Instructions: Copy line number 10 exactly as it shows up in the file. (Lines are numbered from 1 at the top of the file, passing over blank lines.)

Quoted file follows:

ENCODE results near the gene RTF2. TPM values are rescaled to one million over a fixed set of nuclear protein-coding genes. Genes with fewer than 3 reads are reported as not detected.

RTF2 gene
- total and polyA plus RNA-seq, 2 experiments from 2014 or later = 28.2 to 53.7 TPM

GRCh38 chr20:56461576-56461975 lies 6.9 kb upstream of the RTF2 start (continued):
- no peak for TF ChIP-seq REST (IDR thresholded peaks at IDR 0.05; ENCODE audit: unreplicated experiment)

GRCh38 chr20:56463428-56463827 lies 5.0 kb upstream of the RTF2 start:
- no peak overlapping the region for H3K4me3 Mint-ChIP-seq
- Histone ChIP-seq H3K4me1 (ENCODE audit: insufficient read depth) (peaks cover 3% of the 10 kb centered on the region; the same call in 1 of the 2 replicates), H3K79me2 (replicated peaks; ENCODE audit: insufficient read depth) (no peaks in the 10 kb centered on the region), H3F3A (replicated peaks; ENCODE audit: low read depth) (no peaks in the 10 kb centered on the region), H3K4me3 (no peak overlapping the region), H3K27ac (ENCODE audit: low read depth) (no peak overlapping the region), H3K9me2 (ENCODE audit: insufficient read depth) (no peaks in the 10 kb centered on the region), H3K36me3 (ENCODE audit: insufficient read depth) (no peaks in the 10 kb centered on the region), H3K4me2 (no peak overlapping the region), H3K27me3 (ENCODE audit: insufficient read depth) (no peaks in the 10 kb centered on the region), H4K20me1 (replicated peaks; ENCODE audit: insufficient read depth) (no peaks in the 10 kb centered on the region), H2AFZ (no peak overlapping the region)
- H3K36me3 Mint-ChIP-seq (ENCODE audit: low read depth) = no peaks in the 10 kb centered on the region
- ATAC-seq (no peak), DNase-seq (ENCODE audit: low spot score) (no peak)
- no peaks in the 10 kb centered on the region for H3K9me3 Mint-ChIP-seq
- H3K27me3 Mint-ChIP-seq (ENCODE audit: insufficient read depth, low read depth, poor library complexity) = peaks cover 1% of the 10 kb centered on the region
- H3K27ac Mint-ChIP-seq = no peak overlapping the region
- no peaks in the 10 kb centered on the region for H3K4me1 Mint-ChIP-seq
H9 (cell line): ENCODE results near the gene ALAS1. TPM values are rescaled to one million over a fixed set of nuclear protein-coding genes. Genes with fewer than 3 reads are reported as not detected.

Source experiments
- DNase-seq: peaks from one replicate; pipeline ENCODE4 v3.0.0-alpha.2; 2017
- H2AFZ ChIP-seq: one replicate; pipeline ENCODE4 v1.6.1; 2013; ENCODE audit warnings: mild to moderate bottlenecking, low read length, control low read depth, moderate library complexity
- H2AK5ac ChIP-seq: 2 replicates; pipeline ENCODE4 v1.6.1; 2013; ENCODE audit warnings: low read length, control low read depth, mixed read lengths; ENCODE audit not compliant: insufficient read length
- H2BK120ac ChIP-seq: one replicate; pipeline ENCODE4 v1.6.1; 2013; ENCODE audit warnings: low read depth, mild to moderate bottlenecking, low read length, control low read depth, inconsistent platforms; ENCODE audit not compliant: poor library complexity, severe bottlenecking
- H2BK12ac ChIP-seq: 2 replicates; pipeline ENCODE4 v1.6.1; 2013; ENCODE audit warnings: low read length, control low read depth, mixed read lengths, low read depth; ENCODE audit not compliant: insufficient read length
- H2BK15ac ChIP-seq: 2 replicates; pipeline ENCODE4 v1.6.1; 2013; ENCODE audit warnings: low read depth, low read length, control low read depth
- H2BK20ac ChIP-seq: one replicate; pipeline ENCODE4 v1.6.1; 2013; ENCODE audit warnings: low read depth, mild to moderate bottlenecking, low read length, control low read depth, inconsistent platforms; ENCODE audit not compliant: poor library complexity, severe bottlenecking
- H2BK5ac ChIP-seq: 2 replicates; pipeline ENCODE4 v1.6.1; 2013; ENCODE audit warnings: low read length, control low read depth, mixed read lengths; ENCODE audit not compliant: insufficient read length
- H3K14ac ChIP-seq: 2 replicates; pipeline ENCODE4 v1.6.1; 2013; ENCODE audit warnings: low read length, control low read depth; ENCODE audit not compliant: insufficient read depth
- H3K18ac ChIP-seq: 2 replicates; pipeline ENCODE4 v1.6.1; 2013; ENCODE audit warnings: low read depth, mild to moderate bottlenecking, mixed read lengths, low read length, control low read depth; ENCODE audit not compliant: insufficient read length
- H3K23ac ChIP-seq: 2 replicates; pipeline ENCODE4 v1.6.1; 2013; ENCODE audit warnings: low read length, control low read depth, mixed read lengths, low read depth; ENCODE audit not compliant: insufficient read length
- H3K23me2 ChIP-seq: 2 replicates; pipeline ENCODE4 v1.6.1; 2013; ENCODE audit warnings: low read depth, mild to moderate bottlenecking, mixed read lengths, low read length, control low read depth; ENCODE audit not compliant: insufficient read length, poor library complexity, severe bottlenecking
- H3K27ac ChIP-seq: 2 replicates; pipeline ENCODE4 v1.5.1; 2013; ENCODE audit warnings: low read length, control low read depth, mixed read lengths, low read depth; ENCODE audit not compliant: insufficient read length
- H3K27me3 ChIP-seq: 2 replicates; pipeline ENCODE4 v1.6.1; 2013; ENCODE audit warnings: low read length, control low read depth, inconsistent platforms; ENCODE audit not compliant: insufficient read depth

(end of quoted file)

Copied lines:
- ATAC-seq (no peak), DNase-seq (ENCODE audit: low spot score) (no peak)